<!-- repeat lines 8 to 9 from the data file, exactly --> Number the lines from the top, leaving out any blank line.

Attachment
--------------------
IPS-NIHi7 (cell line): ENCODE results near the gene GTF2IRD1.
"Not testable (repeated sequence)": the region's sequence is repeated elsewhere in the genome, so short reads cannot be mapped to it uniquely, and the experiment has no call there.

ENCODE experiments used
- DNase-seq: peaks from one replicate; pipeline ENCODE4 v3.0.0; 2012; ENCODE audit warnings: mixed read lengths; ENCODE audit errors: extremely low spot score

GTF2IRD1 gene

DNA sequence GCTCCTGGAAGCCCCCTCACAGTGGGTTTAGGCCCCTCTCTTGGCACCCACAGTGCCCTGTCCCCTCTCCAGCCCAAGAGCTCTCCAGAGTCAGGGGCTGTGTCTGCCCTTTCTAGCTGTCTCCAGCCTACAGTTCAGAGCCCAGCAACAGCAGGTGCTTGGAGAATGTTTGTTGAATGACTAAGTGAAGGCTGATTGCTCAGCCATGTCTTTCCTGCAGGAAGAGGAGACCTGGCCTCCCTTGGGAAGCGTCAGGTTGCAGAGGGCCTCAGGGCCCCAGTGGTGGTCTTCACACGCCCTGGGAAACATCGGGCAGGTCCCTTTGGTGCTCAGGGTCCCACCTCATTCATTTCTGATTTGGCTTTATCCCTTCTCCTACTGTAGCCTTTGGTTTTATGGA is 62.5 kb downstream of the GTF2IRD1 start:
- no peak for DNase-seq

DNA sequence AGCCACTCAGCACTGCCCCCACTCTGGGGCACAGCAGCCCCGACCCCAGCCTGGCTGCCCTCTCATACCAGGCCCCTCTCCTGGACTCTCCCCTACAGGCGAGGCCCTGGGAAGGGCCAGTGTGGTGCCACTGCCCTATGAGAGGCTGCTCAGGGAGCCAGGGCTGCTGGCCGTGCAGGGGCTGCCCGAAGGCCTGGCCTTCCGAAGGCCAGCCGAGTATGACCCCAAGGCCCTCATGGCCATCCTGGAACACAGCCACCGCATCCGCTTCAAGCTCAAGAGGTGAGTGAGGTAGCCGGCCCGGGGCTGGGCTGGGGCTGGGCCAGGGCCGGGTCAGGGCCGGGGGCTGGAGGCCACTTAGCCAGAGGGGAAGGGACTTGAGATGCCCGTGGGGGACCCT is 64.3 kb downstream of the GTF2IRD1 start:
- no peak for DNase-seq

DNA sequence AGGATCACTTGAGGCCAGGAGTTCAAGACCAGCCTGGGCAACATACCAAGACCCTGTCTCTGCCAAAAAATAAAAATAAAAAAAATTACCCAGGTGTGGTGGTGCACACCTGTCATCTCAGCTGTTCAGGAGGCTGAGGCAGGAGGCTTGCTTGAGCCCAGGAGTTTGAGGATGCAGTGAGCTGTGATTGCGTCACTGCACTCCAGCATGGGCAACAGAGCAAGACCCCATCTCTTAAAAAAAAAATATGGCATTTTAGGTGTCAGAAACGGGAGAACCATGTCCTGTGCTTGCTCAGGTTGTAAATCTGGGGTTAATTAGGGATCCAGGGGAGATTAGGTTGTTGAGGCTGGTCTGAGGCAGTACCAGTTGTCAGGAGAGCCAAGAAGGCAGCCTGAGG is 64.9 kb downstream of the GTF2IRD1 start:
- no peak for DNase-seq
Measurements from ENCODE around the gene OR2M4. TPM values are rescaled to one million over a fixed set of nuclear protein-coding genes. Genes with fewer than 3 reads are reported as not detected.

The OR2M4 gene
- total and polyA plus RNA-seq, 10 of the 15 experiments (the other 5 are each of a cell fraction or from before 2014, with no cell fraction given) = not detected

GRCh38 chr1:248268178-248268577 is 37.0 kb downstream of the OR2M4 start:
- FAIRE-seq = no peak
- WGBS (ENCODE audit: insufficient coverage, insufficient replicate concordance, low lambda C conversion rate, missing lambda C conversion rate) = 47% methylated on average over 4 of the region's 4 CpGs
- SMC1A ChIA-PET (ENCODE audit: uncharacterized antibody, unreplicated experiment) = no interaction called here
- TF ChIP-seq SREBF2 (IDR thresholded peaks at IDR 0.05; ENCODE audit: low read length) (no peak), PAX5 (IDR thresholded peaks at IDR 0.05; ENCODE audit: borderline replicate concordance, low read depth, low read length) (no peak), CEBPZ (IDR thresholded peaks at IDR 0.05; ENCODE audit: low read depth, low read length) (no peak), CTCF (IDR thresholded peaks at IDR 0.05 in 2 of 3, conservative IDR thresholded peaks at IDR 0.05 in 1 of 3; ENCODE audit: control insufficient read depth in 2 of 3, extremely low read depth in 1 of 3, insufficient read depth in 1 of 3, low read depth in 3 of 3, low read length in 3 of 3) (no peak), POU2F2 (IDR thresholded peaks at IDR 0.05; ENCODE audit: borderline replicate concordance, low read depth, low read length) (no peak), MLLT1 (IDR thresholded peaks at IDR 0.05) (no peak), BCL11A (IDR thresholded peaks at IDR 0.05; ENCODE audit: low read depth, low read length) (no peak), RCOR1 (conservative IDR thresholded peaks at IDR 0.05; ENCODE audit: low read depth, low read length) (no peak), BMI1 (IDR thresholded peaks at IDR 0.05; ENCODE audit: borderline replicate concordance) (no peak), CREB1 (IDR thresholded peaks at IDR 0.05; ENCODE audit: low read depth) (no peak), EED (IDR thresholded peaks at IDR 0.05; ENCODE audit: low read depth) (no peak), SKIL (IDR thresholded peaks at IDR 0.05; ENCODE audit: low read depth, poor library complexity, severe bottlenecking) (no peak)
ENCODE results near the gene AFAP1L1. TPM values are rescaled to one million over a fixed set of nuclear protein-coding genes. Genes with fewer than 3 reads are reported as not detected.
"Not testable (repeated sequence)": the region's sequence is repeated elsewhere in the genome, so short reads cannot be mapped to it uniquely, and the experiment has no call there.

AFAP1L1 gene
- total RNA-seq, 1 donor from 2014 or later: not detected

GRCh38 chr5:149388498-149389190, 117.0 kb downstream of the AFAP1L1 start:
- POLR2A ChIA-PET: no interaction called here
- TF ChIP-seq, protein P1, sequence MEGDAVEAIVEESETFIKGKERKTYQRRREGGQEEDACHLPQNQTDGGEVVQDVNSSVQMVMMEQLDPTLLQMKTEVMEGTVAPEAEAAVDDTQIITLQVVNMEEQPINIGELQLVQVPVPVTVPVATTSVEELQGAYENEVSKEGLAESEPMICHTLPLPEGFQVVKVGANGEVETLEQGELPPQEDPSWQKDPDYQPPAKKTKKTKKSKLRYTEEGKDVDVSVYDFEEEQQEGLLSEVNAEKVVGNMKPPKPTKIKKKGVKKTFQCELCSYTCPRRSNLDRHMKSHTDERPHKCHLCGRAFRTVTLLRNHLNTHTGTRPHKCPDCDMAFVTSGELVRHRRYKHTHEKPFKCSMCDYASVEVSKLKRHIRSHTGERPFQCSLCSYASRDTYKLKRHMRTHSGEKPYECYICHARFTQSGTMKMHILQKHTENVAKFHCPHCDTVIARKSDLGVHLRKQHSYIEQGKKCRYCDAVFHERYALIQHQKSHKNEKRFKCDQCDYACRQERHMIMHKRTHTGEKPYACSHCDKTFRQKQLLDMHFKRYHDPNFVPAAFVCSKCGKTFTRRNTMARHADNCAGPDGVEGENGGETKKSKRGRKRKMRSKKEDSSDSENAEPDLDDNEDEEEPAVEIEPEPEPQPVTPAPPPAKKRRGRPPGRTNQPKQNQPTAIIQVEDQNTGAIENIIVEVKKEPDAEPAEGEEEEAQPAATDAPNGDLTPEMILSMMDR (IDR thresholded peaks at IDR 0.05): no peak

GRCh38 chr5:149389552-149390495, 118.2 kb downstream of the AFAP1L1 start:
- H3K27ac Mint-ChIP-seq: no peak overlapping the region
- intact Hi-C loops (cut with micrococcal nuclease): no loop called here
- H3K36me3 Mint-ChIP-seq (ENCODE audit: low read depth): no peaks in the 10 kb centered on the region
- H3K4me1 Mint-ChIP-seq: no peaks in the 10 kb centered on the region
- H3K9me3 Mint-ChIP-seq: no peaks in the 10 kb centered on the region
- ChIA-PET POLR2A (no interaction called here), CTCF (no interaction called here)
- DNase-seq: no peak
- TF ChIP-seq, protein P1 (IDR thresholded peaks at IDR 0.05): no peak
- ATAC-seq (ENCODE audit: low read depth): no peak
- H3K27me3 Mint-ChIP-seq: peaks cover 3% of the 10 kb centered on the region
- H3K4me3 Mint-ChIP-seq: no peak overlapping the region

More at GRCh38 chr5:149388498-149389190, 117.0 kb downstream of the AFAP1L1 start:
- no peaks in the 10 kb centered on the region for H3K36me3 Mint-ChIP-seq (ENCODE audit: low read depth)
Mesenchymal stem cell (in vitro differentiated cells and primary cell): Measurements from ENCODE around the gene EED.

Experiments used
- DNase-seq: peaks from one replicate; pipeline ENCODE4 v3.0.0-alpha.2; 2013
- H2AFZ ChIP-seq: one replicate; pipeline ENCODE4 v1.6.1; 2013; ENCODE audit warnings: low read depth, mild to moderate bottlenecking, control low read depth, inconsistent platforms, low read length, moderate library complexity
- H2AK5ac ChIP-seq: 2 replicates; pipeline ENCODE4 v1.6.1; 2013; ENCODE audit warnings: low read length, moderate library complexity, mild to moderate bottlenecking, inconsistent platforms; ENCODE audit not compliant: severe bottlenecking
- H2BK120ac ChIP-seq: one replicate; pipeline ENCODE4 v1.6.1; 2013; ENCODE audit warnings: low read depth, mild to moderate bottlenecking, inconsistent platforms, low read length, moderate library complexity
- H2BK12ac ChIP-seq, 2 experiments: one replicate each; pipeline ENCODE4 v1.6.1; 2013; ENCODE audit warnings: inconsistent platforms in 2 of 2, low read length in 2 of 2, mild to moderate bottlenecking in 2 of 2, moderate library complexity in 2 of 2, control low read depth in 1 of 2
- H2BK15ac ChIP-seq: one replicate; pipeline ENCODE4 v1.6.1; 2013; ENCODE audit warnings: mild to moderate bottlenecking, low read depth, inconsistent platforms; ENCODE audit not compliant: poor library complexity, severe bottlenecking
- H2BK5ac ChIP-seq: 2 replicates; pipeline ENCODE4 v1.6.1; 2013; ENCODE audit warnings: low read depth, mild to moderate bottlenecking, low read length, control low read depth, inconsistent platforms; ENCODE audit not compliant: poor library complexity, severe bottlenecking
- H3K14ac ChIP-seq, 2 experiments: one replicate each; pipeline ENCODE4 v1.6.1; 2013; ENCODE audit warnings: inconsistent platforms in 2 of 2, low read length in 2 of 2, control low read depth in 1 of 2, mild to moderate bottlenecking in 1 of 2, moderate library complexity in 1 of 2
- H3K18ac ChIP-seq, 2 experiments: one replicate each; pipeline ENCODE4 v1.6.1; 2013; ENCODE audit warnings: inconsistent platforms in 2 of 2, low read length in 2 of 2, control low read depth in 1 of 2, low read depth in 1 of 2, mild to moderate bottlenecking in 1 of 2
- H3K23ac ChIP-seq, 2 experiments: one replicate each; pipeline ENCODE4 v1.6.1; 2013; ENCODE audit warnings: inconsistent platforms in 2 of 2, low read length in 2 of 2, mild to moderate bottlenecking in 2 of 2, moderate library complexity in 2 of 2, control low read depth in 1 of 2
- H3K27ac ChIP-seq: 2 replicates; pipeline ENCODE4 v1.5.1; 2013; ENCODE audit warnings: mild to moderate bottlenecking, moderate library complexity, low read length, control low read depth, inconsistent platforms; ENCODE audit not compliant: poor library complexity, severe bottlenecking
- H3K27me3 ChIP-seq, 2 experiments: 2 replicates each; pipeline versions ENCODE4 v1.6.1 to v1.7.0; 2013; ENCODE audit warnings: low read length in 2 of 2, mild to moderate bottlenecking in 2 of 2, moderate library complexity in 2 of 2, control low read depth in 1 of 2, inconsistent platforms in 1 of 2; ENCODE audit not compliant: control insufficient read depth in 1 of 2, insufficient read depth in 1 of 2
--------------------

DNA sequence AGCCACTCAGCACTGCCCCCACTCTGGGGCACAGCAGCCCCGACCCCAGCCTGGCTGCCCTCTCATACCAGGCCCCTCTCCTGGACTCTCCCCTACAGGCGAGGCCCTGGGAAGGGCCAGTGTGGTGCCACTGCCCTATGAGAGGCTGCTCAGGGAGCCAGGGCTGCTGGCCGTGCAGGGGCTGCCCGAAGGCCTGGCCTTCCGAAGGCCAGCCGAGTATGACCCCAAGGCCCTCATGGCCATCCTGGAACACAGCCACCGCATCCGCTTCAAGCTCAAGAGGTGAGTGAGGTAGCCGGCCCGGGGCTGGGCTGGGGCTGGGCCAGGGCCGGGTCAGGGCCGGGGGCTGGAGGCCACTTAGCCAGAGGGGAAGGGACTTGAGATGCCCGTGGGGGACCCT is 64.3 kb downstream of the GTF2IRD1 start:
- no peak for DNase-seq